Lightly coat the chicken in the coconut flour coating in container 1. Dredge the chicken into the sauce mixture in container 2. Really coat the chicken, turning it multiple times so it picks up a lot of the sauce. Carefully move the chicken pieces one at a time to the container with the almond flour mixture, coating it on all sides. You can also press a little of the coating into the chicken. The mixture will get a little clumpy because of the sauce coating, but that’s a good thing!
Place the coated chicken on a parchment covered sheet pan and let it rest for 15 minutes. Preheat your oven to 425 degrees during this time.
Place the chicken in the oven for about 20 minutes, or until the chicken reaches an internal temperature of 170 degrees Fahrenheit. The breading is a little delicate, but you can carefully flip the chicken over halfway through the cooking if you are able to.
When the chicken is nearly cooked, prepare the sauce. Heat the avocado oil in a small pan over medium heat. Add the paprika, sweetener, cayenne pepper, chili powder, garlic powder and salt and whisk together. When the sauce comes together, add in the buffalo sauce and keep whisking. The sauce will begin to thicken. Add the water 1 tablespoon at a time until the sauces reaches a silky texture.
When the chicken is finished cooking, spoon the sauce all over the chicken thighs.
Serve immediately wrapped in butter lettuce and garnish with a pickle spear.
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Artichokes are a mysterious vegetable, and a lot of people are intimidated by them. How do you cook an artichoke? How do you cut into it? What parts do you eat? And how does it taste?
You may have had marinated artichoke hearts that come in a jar, or you’ve noticed little strips of artichoke in your spinach dip. But eating a whole artichoke is a lot different than having prepared hearts.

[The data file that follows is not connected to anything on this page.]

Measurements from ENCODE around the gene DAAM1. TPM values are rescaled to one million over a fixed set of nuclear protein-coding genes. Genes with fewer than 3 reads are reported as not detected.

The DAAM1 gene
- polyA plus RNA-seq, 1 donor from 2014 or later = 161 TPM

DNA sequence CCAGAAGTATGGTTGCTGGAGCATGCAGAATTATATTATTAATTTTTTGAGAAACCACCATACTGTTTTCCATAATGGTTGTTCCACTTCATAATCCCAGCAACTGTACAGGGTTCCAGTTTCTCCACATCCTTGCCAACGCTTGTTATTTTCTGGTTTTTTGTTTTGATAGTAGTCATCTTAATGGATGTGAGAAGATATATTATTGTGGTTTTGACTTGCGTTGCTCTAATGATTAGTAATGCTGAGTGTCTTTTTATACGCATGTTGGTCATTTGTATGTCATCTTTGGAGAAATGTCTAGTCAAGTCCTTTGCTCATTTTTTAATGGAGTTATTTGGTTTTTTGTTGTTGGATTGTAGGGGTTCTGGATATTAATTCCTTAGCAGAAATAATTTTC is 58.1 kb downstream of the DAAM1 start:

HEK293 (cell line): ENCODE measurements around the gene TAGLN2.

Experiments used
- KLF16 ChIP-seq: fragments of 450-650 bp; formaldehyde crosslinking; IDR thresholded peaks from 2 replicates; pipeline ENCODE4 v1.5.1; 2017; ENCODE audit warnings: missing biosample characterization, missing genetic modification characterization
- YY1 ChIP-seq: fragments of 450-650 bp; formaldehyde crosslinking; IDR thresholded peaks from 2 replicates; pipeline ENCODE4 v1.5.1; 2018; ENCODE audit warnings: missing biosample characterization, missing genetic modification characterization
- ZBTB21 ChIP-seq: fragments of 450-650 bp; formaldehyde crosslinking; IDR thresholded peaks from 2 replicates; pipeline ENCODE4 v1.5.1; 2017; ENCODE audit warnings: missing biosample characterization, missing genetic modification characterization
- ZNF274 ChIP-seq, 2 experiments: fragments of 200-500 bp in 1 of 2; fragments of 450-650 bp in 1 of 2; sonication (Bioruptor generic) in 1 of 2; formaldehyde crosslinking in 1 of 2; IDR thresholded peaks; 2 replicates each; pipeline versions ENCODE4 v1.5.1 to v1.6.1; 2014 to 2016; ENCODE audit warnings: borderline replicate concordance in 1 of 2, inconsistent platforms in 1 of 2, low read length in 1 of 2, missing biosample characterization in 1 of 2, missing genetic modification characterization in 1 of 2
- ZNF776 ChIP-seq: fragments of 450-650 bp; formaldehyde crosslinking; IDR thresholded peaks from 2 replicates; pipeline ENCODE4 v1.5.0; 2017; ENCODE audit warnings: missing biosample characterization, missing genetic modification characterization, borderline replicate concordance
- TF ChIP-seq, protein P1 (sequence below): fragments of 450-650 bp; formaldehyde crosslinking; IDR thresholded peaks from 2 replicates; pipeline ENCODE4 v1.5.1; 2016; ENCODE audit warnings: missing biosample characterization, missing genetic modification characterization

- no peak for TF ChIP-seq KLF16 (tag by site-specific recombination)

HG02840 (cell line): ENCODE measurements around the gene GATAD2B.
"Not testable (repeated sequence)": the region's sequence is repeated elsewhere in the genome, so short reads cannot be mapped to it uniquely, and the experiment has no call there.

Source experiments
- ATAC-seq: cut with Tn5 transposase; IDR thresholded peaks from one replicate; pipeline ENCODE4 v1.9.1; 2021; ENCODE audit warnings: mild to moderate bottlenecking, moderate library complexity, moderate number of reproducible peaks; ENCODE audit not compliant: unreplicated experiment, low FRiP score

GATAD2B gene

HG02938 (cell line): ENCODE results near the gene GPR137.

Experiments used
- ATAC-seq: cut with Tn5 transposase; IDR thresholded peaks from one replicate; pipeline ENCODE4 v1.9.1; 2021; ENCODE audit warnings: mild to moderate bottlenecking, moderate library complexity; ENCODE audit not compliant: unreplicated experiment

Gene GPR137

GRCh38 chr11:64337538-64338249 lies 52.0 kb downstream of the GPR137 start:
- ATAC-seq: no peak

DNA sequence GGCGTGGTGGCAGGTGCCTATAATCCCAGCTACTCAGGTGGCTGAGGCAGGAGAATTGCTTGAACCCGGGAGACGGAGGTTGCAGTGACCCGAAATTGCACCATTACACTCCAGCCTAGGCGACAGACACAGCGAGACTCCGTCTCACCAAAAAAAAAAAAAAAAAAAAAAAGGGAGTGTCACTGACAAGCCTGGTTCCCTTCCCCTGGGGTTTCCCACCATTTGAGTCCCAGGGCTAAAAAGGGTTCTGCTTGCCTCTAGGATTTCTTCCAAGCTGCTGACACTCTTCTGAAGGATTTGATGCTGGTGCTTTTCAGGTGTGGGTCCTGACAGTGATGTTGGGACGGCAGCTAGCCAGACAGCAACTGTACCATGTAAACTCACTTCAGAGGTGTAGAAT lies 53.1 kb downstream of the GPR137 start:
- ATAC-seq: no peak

In this article, I’m going to show you how to prepare and eat an artichoke, along with my favorite dipping sauces.
Are Artichokes Good For You?
Coming in at 6g of net carbs per whole artichoke, it’s something you’ll want to add to the rotation if you’re keto. Artichokes are also an antioxidant powerhouse, and they have lots of gut-happy resistant starch.
How to Buy Artichokes
If you’ve never bought whole artichokes before, you might wonder how to choose good ones. Here’s what to look for:
- Tight leaves. Your artichoke should look like a giant flower bud. Leaves should not be curling out like a blooming flower.
- Heft. Pick up a few, and feel their weight. Heavier artichokes are fresher, and lighter ones are older and perhaps dried out.
- Brown streaks on the outside, or not. A little browning on the outside is nothing to be concerned about. Some people say that the ones with brown streaks are sweeter because the frost that caused them brings out the natural sugars.
Once your artichokes are cleaned and steamed properly, the leaves and heart are excellent vehicles for dips.
How to Cook an Artichoke (Steam Method)
Time in the kitchen: 45 minutes, including 35 minutes steaming time
- 2 artichokes